The nice thing about kayaking is that it takes you to explore waterways that is inaccessible to the majority of people. In the metro Vancouver area, there are so many waterways with islands of all sizes that you can pull up to and explore when touring. Some are official parks with day use or camping facilities, others are private islands that are usually well-marked to keep people from docking. But many are just uninhabited pockets of land that can make a good spot for a break and a snack, as well some fun exploration while on a day trip. If you're lucky, you might also discover unofficial camp sites set up and maintained by local boating enthusiasts, and kept largely unadvertised to keep it as a secret spot that only the locals know about.
Destination ??? - My Overnight Kayaking Camping Trip
During a recent training session for my Paddle Canada Sea Kayaking Level 2 certification, we stopped for a break at one such unofficial marine camp site. Complete with fire pit, sheltered picnic table, outdoor chairs, a small beach and plenty of open grassy space that's perfect for tenting, I knew I would make it back here for an overnight stay.
Timing My Trip for Minimum Busyness
On my first attempt at an overnight camp on this island, we went on a sunny Thursday, thinking that it was mid-week and less likely to have many people on it. We were wrong. Looking back, I realized that it was the best weather day we had had in a couple of weeks, plus none of the official day-use parks, marine or land-based were open yet due to COVID-19 closures. Of course, it was super busy. I noted this and decided to choose a day that was less likely to be busy.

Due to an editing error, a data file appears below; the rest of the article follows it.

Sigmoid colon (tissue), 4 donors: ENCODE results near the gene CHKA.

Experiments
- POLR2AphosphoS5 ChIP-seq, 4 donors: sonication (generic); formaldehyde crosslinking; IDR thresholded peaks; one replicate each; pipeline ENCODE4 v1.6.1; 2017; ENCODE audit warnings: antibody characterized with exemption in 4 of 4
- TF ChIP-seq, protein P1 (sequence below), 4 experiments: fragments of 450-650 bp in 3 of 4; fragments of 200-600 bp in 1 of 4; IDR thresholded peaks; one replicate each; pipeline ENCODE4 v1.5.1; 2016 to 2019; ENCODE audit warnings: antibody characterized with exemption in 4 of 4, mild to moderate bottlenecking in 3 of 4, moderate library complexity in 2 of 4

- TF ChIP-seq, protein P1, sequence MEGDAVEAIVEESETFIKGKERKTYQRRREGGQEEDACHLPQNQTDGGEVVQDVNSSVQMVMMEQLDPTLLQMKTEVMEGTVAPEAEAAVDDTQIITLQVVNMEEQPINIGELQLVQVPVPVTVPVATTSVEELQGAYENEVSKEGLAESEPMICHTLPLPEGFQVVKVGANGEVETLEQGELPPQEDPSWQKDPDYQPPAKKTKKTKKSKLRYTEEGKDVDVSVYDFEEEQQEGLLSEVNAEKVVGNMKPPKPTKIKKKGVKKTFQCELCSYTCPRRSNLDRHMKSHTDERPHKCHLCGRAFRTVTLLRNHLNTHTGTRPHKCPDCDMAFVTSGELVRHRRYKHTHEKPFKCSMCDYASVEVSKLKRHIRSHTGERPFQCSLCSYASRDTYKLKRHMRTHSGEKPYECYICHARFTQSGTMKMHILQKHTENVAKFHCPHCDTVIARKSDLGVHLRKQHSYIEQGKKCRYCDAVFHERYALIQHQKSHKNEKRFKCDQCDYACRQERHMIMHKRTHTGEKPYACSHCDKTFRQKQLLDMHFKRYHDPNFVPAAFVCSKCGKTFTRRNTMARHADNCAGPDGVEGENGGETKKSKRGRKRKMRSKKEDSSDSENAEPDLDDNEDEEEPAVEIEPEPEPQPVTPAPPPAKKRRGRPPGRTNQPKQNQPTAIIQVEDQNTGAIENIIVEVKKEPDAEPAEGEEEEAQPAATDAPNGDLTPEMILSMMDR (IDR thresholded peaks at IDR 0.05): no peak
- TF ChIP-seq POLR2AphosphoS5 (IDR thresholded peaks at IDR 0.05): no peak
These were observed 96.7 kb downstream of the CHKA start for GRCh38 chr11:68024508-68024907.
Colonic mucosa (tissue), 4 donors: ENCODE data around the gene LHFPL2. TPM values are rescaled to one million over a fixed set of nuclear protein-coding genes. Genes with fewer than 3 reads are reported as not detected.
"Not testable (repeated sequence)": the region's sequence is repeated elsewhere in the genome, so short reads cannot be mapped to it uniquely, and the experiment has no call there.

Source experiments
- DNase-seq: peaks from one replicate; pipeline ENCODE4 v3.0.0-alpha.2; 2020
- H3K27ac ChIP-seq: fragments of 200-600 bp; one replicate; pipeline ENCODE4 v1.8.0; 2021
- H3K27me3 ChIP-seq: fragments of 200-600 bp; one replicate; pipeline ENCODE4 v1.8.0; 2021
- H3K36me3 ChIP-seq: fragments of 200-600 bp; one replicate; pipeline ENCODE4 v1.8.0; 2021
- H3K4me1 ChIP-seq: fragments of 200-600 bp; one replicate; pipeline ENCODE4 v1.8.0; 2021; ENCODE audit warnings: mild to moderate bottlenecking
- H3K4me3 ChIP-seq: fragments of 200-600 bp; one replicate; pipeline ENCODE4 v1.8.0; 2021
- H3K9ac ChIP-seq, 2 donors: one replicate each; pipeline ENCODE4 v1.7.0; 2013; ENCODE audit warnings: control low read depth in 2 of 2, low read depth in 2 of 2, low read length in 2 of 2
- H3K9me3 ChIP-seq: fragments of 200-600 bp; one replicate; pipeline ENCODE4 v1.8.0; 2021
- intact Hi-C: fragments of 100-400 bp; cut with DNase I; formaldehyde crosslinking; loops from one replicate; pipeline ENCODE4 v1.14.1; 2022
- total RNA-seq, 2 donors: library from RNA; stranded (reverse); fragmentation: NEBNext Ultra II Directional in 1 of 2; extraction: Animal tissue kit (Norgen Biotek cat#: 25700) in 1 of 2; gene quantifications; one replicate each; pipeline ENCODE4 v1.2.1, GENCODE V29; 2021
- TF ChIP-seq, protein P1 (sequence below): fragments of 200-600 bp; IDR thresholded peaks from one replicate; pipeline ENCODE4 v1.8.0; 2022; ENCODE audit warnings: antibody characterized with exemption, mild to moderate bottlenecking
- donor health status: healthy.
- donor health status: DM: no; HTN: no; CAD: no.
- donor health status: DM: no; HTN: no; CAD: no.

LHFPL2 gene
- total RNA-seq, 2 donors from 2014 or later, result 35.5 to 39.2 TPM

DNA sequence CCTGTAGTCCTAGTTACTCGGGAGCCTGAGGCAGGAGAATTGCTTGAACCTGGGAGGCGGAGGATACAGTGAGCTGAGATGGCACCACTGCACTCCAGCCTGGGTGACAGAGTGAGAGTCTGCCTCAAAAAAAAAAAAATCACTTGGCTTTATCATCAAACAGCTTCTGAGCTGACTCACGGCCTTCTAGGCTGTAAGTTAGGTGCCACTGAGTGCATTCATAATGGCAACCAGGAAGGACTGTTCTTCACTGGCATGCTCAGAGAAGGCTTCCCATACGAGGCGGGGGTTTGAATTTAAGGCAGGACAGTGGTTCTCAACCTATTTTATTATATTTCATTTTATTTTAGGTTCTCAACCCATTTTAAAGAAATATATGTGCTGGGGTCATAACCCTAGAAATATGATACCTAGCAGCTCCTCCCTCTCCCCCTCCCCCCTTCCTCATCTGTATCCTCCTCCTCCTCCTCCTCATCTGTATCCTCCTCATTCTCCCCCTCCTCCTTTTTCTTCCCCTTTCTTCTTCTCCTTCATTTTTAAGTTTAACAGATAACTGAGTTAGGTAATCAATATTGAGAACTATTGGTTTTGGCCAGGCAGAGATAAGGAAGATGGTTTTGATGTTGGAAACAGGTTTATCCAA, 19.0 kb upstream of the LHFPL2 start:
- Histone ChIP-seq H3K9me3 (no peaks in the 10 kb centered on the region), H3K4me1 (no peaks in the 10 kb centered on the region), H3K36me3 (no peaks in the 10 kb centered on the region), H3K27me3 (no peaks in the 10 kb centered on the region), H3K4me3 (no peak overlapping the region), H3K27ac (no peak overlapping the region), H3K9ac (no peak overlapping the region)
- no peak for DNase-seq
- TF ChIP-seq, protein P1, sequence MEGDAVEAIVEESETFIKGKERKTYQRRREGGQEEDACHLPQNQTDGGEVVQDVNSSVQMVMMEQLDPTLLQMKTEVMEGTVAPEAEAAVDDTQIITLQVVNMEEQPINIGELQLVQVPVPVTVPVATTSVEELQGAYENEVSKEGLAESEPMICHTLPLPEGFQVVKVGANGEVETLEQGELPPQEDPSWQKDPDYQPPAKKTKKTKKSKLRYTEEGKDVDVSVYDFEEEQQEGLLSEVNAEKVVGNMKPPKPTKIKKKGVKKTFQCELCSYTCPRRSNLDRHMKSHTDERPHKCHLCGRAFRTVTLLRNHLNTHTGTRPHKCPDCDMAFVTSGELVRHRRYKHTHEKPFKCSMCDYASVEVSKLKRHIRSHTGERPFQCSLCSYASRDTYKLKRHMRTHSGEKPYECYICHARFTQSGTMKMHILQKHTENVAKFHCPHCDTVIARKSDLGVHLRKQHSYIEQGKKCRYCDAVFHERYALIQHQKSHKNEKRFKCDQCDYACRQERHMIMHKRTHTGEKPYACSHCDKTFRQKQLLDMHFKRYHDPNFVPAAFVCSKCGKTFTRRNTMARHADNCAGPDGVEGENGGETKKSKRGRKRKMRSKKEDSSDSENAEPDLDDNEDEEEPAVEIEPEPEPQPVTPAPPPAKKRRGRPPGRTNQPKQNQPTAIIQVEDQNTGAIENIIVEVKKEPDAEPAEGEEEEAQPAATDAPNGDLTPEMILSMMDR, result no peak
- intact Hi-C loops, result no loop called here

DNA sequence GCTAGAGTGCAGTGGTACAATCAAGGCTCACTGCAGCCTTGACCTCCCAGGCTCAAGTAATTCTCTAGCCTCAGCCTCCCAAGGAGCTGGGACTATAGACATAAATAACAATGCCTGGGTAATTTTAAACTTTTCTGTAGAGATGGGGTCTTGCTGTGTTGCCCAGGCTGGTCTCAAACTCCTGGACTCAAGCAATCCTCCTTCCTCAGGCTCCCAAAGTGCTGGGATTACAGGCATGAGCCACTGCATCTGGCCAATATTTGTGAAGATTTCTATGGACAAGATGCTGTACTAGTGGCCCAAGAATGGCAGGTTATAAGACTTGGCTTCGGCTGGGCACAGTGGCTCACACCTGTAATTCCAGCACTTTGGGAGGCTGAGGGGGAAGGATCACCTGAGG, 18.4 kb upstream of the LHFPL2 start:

For my second attempt, I went on a week that was forecasting great weather for most of the week, then chose one of the days that had a slightly higher chance of rain, as well as on the earlier side of midweek, a Tuesday. We also aimed to arrive on the earlier side, before people get off from work, around 3:30pm. This worked out well.
We pulled up to the island's marine camp site, which was completely devoid of people, set up our tent, and settled in for an afternoon of bocci, tabletop games, campfire and simply sitting and gazing out over the beautiful scenery. Only two other people came to the site, a lone fellow on a jet-ski who popped in to watch the sun set and take a few photos. The other was a lone kayaker who set up to camp for the night so he could have an early start the next day.
Why I Won't Publish the Location
Places like this are hidden gems for local marine explorers to enjoy. If people start publicizing them, anyone coming from anywhere will start wanting to check it out. It will become busier, less clean, less pristine, and the gem will no longer be a local secret.
If you want to find local gems like this, go out and explore! That's part of the fun of kayaking. All your local islands are shown on maps. Google Maps can be used in satellite mode to help you identify good spots to stop. Just make sure it isn't a private island. Be on the lookout for signs that indicate this so that you aren't trespassing. Also, be sure to avoid disturbing local wildlife. Sensitive wildlife areas are usually well marked too, so do your best to avoid them as well.
Have you had any experiences kayak camping at a local hidden gem islands? Please share your experiences (but not the exact location) in the comments.